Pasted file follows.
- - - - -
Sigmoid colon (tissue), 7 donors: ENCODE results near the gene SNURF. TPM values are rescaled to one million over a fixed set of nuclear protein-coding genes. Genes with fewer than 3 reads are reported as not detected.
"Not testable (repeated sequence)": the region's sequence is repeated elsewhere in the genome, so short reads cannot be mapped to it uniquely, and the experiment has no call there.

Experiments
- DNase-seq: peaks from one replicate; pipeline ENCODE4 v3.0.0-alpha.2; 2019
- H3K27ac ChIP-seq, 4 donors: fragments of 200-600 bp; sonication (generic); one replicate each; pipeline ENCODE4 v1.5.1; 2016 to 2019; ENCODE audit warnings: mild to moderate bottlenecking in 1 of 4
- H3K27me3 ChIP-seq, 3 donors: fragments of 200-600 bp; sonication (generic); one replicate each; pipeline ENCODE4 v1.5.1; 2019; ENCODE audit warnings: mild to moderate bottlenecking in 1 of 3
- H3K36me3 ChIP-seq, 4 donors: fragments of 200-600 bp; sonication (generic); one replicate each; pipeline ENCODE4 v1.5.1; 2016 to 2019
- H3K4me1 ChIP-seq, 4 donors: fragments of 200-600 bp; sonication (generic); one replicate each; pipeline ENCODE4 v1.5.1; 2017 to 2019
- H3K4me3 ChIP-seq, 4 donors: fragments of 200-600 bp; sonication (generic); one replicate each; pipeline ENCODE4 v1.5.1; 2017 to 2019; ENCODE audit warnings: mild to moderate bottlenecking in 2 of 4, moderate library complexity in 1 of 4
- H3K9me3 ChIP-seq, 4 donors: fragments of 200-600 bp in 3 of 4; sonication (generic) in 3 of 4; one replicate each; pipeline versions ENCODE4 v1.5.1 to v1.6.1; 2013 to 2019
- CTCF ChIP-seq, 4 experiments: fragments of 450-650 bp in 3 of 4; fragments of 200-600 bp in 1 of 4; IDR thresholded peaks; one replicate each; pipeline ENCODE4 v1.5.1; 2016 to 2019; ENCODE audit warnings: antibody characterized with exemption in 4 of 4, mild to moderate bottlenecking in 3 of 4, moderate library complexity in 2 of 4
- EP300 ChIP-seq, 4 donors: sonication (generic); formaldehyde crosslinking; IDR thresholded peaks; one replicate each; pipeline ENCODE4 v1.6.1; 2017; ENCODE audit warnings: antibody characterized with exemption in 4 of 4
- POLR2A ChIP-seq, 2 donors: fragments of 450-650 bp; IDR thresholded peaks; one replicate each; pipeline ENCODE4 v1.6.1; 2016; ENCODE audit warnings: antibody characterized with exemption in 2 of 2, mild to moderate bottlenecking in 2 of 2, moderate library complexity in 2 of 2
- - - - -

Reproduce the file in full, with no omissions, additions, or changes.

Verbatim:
Sigmoid colon (tissue), 7 donors: ENCODE results near the gene SNURF. TPM values are rescaled to one million over a fixed set of nuclear protein-coding genes. Genes with fewer than 3 reads are reported as not detected.
"Not testable (repeated sequence)": the region's sequence is repeated elsewhere in the genome, so short reads cannot be mapped to it uniquely, and the experiment has no call there.

Experiments
- DNase-seq: peaks from one replicate; pipeline ENCODE4 v3.0.0-alpha.2; 2019
- H3K27ac ChIP-seq, 4 donors: fragments of 200-600 bp; sonication (generic); one replicate each; pipeline ENCODE4 v1.5.1; 2016 to 2019; ENCODE audit warnings: mild to moderate bottlenecking in 1 of 4
- H3K27me3 ChIP-seq, 3 donors: fragments of 200-600 bp; sonication (generic); one replicate each; pipeline ENCODE4 v1.5.1; 2019; ENCODE audit warnings: mild to moderate bottlenecking in 1 of 3
- H3K36me3 ChIP-seq, 4 donors: fragments of 200-600 bp; sonication (generic); one replicate each; pipeline ENCODE4 v1.5.1; 2016 to 2019
- H3K4me1 ChIP-seq, 4 donors: fragments of 200-600 bp; sonication (generic); one replicate each; pipeline ENCODE4 v1.5.1; 2017 to 2019
- H3K4me3 ChIP-seq, 4 donors: fragments of 200-600 bp; sonication (generic); one replicate each; pipeline ENCODE4 v1.5.1; 2017 to 2019; ENCODE audit warnings: mild to moderate bottlenecking in 2 of 4, moderate library complexity in 1 of 4
- H3K9me3 ChIP-seq, 4 donors: fragments of 200-600 bp in 3 of 4; sonication (generic) in 3 of 4; one replicate each; pipeline versions ENCODE4 v1.5.1 to v1.6.1; 2013 to 2019
- CTCF ChIP-seq, 4 experiments: fragments of 450-650 bp in 3 of 4; fragments of 200-600 bp in 1 of 4; IDR thresholded peaks; one replicate each; pipeline ENCODE4 v1.5.1; 2016 to 2019; ENCODE audit warnings: antibody characterized with exemption in 4 of 4, mild to moderate bottlenecking in 3 of 4, moderate library complexity in 2 of 4
- EP300 ChIP-seq, 4 donors: sonication (generic); formaldehyde crosslinking; IDR thresholded peaks; one replicate each; pipeline ENCODE4 v1.6.1; 2017; ENCODE audit warnings: antibody characterized with exemption in 4 of 4
- POLR2A ChIP-seq, 2 donors: fragments of 450-650 bp; IDR thresholded peaks; one replicate each; pipeline ENCODE4 v1.6.1; 2016; ENCODE audit warnings: antibody characterized with exemption in 2 of 2, mild to moderate bottlenecking in 2 of 2, moderate library complexity in 2 of 2